Can we let our appetites drive what we eat?

Yes, we can–if we can get enough protein from real food sources.

A new book, Eat Like the Animals: what nature teaches us about the science of healthy eating, by David Raubenheimer and Stephen Simpson from the University of Sydney, Australia, details the findings of 30 years of research into the ways our appetite guides our food choices. (I confess I haven’t finished the book yet; I ordered it after reading a summary by the authors in New Scientist.)

The short version: we (and other animals) have built-in appetites that drive us to satisfy a primary need for a daily allowance of protein (typically 15% to 20% of total calories), and additional needs for carbohydrates, fats, sodium, and calcium. If the primary need for protein is not met, humans (and other animals) will overeat everything else they can to ensure meeting what our bodies in their genetic wisdom know to be our required amount of protein.

It surprised me to read that the same ideal ratio of protein to carbohydrates shows up over and over—in slime molds, locusts, cockroaches, beetles, spiders, cats and dogs, mink, and primates (human as well as non-human).

It also surprised me to read that between 1961 to 2000, in the US and the UK, our protein consumption decreased from an average of 14% to 12.5%. When we, like the locusts, increase our consumption of foods high in fats and carbohydrates to make up the protein our bodies need, we add up to 13% more calories per day.

The problem of not getting enough protein to support good health is compounded by our usual diet—in the US, more than half of what most people eat comes in the form of ultra-processed foods, and some people eat processed foods almost exclusively. These industrial Franken-foods are typically low in protein and high in fat and cheap carbs (therefor low in fiber) and loaded with salt and sugar. As we eat more of these foods, we have to eat more and more to fulfill the need for protein. Since processed foods are low in fiber, they don’t trigger the sense of fullness we’d get from natural sources of fiber-rich carbohydrates.

To make these cheap foods irresistible, by design, they are flavored with a counterfeit umami taste—the “signature taste of protein.” So our taste buds are fooled into thinking we’re satisfying the body’s need for enough protein to maintain health.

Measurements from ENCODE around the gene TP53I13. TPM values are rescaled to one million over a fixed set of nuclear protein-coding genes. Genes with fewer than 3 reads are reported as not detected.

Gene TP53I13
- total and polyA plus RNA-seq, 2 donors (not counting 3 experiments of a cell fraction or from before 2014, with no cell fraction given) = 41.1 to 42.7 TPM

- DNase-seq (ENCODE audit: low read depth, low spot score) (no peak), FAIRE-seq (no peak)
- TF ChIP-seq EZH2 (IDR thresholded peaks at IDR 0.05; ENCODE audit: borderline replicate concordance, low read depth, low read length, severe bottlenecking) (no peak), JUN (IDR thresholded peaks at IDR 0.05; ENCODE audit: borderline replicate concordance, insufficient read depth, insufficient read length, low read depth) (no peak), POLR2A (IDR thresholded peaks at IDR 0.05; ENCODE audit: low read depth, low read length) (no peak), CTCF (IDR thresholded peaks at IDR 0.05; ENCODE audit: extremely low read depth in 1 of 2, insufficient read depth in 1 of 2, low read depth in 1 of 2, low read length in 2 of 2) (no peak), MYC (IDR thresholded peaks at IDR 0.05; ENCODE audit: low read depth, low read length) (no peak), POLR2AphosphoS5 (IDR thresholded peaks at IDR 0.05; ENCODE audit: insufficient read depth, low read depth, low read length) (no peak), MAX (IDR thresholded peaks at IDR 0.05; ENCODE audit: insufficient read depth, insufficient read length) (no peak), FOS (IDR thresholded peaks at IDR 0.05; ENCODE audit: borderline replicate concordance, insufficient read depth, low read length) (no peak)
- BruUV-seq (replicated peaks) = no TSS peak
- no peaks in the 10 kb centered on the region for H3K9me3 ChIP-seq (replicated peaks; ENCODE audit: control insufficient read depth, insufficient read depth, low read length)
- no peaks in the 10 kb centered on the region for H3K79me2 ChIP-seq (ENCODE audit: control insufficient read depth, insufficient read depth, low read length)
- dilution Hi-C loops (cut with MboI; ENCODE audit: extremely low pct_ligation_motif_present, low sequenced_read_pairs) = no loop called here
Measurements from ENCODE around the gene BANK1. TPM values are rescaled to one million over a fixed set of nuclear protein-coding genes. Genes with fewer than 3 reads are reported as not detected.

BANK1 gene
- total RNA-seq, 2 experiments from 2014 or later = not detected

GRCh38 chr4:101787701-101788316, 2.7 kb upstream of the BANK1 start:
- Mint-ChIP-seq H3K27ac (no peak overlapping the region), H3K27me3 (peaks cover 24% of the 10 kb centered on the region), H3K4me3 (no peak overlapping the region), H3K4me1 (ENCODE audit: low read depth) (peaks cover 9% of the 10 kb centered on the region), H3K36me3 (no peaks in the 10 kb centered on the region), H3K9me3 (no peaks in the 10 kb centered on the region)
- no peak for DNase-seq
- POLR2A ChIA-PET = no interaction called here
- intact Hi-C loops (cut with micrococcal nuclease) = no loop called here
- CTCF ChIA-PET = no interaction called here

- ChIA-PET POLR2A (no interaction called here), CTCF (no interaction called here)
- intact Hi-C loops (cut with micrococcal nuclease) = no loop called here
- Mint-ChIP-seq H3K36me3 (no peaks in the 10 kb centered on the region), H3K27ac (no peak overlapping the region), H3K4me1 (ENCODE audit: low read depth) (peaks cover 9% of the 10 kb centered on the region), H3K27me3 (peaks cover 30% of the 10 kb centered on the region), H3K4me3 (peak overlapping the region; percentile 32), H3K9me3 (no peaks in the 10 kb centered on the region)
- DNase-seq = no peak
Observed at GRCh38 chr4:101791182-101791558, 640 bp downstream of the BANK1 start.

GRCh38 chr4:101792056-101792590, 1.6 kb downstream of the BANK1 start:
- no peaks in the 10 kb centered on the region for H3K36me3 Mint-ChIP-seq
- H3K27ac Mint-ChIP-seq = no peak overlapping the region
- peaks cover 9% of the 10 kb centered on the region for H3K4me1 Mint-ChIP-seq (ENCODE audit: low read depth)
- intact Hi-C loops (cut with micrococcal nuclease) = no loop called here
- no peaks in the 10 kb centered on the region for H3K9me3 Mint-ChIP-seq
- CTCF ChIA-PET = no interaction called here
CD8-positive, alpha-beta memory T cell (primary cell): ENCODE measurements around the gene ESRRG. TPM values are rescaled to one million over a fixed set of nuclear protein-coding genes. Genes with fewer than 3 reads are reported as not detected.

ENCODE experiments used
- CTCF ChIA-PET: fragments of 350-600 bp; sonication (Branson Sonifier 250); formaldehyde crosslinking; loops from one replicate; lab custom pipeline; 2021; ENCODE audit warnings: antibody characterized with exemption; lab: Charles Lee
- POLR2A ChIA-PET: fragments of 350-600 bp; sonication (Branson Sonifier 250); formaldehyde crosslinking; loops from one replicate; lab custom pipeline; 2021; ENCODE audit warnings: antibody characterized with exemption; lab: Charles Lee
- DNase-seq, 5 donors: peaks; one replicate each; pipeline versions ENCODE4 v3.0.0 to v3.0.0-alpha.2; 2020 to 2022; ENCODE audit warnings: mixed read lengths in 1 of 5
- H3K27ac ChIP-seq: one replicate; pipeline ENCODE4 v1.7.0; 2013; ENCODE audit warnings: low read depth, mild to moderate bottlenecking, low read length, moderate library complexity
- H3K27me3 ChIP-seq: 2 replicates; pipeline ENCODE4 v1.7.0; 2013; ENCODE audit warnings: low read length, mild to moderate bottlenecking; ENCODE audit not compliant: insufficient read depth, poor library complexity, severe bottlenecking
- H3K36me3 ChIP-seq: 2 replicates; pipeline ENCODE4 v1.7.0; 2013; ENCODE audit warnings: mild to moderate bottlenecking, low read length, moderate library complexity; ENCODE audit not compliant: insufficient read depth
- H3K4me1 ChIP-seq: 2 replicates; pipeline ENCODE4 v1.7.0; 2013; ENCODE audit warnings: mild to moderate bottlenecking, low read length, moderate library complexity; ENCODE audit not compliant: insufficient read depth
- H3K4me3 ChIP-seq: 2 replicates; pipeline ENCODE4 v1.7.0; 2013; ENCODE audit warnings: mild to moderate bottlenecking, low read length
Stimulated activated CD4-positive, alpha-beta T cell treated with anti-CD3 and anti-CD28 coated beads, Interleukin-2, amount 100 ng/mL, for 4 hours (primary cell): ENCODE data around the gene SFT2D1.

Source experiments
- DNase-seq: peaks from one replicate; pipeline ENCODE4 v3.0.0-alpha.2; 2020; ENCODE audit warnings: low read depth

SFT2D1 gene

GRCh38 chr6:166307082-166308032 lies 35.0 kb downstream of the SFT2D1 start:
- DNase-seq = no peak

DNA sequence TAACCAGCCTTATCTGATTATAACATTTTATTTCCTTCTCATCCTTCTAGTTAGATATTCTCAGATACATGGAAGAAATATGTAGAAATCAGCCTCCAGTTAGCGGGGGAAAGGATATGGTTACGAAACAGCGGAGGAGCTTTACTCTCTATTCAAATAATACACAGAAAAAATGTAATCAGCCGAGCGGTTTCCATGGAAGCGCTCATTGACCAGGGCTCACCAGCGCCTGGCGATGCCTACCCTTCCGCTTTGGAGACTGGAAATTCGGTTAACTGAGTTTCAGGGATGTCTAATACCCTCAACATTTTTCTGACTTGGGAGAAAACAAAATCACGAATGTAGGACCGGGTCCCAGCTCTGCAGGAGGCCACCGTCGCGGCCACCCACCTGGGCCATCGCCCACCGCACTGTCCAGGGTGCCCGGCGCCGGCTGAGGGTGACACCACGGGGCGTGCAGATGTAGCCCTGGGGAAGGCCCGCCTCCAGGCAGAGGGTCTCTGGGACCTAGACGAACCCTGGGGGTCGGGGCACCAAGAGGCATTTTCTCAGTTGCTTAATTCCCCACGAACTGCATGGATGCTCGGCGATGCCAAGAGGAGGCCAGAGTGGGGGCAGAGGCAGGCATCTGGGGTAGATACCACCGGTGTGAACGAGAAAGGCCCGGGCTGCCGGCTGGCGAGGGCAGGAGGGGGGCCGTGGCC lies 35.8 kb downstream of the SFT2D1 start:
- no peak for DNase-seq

This is a horrible scenario—but let’s not overlook the positive message: our natural appetites, when not being conned by processed foods, really do know what’s best for us, and what we need. But how do we get ourselves back to the point where we can trust those natural appetites? It’s really easy for me to say, “Just don’t eat processed foods,” because I don’t eat processed food very often. I like to cook, and I like to eat what I cook. But it can be a different story for someone who’s grown up with processed foods, who hasn’t grown up loving the flavors and textures of real food—it can be a hard thing to give up.

But we can make a hard thing a bit easier by starting with a plan to make sure we are getting enough healthy protein in the first place. Without that biologically-driven need to get more protein from unreliable sources, it would be much easier to take the next step in a transition away from ultra-processed foods.

For reference, the authors state that our protein requirements vary by age and activity level, between between 15% to 20% of total calories. From age 18 to 20, it’s typically 18%; for age 30, it’s 17%, over 65, it’s 20%. (Okay, it takes math to dial in our specific, personal protein need, but there are calculators online to do the calculation for you—search for a Harris Benedict equation calculator.)

But if that doesn’t make you curious, and you want an easier fix that doesn’t involve complicated math, it probably wouldn’t hurt just to look at the sources of protein in your diet now. Protein is abundant primarily in meat, fish, eggs, dairy, beans and other pulses, nuts and seeds. You could monitor how much protein you eat in a typical fast-food-free day. The internet can be a great source of info, and any nutritional label should help. When you figure out how you satisfy the need for protein first, you’ve taken the first step to better long-term health, even before you tackle changing a habit like eating processed foods.

And, let’s remember the ingredients list—if you’re looking at something with more than about 5 ingredients, or you can’t pronounce what you see—it’s processed food. Think twice before putting it in the cart.

(This post represents my best  understanding of what I’ve read–any mistakes are mine. The book is very readable–I recommend it.)

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